That is, an immaterial breach does not mean there are no legal routes to pursue damages, it simply means the non-breaching party must still perform under the contract but can also pursue a breach of contract claim to remedy any injuries incurred as a result of the minor breach. See Bonifas v. Bonifas, 879 P.2d 478, 479 (Colo. App. 1994).
Determining whether a breach of a contract is material enough to suspend a party’s performance is an important step in determining how a business should properly respond to a breach of contract action. A business could potentially suffer liability for suspending performance for a breach that the business thinks is material but, is later found to immaterial and its performance was not excused. I
In such circumstances, the business could actually be a liable for breach of contract to the other party even though the business was not the first party that breached the contract. Accordingly, if faced with an anticipatory repudiation or suspension of contractual performance issue, hiring a business attorney or breach of contract attorney can help determine the appropriate course of action.
Business Attorneys and Breach of Contract Attorneys Can Help Determine What Types of Damages for Breach of Contract Are Available
Where a breach of contract has occurred, retaining a business lawyer or breach of contract lawyer can help with assessing what types of damages are available for a business to pursue. In particular, the breach of contract types of damages generally available for a breach of contract claim include:
– Expectation damages
– Reliance damages
– And Restitution damages
Expectation damages are designed to place the non-breaching party in the position it would have been in had the contract been fully performed. That is, expectation damages are designed to give the non-breaching party the benefit it expected to receive had the contract not been breached. See McWhinney Centerra Lifestyle Center LLC v. Poag & McEwen Lifestyle Centers-Centerra LLC, 2021 COA 2, ¶ 55 (Colo. App. 2021).
Expectation damages are measured by the loss in value to the injured party that was caused by the breaching party’s failure or deficiency. A common example of expectation damages is compensation for the lost profits a party would have expected to receive if the contract had been fully performed. U.S. Welding, Inc. v. Advanced Circuits, Inc., 420 P.3d 278, 282 (Colo. 2018).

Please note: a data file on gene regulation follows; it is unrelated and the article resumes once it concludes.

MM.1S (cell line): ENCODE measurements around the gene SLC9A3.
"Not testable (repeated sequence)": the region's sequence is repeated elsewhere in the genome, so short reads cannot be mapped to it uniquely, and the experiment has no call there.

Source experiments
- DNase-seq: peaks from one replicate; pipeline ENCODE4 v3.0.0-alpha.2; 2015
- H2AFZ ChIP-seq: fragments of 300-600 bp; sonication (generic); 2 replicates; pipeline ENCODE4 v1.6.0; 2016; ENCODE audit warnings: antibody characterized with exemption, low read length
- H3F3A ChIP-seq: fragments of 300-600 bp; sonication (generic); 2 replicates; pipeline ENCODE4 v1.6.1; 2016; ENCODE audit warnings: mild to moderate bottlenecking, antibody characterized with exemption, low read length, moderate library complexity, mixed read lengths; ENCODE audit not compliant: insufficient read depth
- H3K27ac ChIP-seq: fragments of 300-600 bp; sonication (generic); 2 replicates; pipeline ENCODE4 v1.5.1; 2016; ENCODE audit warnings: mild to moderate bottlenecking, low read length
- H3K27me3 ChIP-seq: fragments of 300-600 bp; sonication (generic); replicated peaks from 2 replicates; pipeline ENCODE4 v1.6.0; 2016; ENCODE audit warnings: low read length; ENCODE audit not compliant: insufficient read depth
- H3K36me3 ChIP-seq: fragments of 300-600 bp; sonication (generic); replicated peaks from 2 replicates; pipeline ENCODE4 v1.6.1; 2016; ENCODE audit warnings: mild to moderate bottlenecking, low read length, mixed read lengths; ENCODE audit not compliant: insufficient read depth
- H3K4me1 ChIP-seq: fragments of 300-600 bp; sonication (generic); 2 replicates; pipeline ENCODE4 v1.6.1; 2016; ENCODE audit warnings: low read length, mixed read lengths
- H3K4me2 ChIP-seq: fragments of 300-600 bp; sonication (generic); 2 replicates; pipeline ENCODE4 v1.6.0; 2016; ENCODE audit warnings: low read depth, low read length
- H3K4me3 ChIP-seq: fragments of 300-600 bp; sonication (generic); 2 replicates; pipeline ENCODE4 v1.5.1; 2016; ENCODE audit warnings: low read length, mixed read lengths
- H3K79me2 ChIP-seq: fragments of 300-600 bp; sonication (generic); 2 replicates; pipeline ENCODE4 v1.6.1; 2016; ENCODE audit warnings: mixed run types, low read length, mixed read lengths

In contrast to expectation damages, which look at the position the parties would have been in had the contract been performed, reliance damages are the opposite. Reliance damages are intended to put the non-breaching party in the position it would have been in had the contract never been entered into.
In effect, reliance damages are intended to rectify any expenditures or loss of income a party incurred as a result of relying on the existence of the contract and assuming the contract would be properly performed.
Examples of reliance damages include money the non-breaching party expended in performing its obligations under the contract or money the non-breaching party expended with the expectation it would receive the bargained for performance under the contract. See Snow Basin, Ltd. v. Boettcher Co., Inc., 805 P.2d 1151, 1153 (Colo. App. 1990).
Lastly, restitution damages stem from the notion that a breaching party should not be able to profit from breaching the contract. Restitution damages are measured by the defendant’s gain in breaching the contract and awards those damages to the non-breaching party to prevent any unjust enrichment of the breaching party.
Importantly, however, restitution damages are commonly seen as an equitable remedy and are generally disfavored where traditional expectation damages or reliance damages are available. See Rocky Mountain Natural Gas, LLC v. Colo. Mountain Junior Coll. Dist., 385 P.3d 848, 855 (Colo. App. 2014).
While expectation damages, reliance damages, and restitution damages may be available in a breach of contract claim, an injured party can only elect and be awarded one. Double or triple recoveries on different breach of contract damage theories are generally not allowed.